We wanted our last full day in New England to be memorable, so we made sure we had a memorable day!
Isabella Stewart Gardner Museum
The memories began with the Isabella Stewart Gardner Museum. The Museum was established by, you guessed it, Isabella Stewart Gardner, who was an art collector throughout her life. Her generous endowment came with an odd requirement: the art could never be changed.
As such, the Museum looks much like it has since 1903, when it was established. The building was designed by Willard Sears, who crafted it to look like a 15th Century Venetian Palace.
The art in the Museum consists of works collected by Gardner during her lifetime (1840-1924). They are hung salon style, with separate gallery guides for each wall. Given that the Museum is fairly crowded (at least it was on this Saturday), and that each room contains copious art works, it can be time consuming to ascertain the creator of each art work.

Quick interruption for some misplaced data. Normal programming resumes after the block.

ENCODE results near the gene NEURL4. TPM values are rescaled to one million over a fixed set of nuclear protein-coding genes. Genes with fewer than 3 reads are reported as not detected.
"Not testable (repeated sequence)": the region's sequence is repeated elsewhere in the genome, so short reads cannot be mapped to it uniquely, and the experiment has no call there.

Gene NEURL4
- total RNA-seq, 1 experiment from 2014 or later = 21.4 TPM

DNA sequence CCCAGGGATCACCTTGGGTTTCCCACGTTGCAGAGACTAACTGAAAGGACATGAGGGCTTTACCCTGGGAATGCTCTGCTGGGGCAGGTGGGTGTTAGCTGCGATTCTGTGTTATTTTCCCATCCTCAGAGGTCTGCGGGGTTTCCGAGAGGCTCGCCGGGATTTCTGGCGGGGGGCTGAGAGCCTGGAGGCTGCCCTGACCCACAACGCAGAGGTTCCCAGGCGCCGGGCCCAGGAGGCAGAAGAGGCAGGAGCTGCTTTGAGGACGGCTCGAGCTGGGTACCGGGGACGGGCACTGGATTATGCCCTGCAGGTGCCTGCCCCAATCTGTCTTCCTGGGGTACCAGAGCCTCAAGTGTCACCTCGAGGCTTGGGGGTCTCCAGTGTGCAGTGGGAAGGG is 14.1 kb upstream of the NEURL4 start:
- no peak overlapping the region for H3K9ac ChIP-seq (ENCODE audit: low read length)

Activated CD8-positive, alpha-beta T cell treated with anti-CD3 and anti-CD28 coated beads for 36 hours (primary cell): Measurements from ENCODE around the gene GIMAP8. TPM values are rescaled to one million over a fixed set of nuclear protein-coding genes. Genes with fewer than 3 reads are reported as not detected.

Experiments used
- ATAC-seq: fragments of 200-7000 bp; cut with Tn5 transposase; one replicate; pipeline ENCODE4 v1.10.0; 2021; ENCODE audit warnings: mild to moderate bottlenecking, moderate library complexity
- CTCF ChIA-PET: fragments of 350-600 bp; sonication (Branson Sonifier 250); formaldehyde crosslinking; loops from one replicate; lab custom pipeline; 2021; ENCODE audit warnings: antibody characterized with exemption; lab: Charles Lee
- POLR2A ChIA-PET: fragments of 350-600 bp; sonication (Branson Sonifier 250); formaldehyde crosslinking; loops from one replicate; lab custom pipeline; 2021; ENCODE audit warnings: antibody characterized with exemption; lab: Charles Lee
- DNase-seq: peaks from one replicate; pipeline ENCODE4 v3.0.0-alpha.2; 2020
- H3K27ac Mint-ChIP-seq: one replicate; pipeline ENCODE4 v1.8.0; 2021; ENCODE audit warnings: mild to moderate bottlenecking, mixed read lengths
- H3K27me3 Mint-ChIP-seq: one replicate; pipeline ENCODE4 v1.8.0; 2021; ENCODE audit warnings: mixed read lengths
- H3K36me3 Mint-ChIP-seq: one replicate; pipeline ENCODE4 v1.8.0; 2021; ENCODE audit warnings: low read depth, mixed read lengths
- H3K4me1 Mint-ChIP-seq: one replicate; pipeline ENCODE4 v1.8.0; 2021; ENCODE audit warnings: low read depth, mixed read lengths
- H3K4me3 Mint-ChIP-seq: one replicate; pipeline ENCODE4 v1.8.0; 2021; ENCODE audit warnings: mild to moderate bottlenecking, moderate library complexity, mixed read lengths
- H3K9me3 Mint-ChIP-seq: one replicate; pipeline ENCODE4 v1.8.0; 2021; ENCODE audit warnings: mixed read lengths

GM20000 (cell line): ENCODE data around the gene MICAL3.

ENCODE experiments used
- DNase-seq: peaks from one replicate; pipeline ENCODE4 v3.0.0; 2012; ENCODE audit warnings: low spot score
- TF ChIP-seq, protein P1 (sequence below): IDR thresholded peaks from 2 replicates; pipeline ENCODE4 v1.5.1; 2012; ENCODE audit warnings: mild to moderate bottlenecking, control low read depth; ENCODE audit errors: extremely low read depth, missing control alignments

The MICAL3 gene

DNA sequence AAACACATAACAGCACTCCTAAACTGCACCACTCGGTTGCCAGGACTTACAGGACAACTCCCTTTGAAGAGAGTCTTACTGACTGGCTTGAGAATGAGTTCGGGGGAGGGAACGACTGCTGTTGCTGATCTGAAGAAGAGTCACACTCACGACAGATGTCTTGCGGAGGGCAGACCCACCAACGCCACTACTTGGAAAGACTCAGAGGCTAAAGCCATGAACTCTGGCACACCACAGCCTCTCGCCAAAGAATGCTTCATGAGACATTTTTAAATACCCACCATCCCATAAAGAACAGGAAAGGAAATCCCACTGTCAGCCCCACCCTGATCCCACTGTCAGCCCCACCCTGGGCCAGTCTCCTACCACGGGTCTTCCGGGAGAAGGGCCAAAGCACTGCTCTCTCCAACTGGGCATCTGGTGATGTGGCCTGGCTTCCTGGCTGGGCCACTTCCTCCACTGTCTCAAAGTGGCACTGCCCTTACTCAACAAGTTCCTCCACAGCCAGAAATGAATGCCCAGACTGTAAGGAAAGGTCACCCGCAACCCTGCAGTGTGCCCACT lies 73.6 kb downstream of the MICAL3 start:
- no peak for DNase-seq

The rooms are beautiful.
And the art is rich, with pieces by artists as diverse as William James, the famous psychologist who painted his brother, writer Henry James…
…and John Singer Sargent.
The Museum was the victim of a 1990 robbery, when 13 paintings were stolen by thieves whose identities are still unknown. The paintings were never recovered. Amazingly, the Museum did not have insurance, which seems incomprehensible. Interestingly, even if it had insurance, it wouldn’t have been able to replace the works with other works–because of Gardner’s legal insistence that the collection never be changed. So, currently, the Museum simply hangs the empty frames where the 13 masterpieces used to be.
While these frames are a reminder of the world’s most costly burglary, the remainder of the collection evokes the beauty of the still extant works.
Harvard University Visit – Victoria McClendon-Leggett
Harvard University was founded in 1636 and has a track record of producing notable attorneys, judges, congressmen, and boasts having contributed to the education of a total of 8 presidents. It is for this reason that the political science students among us were particularly excited to see the campus.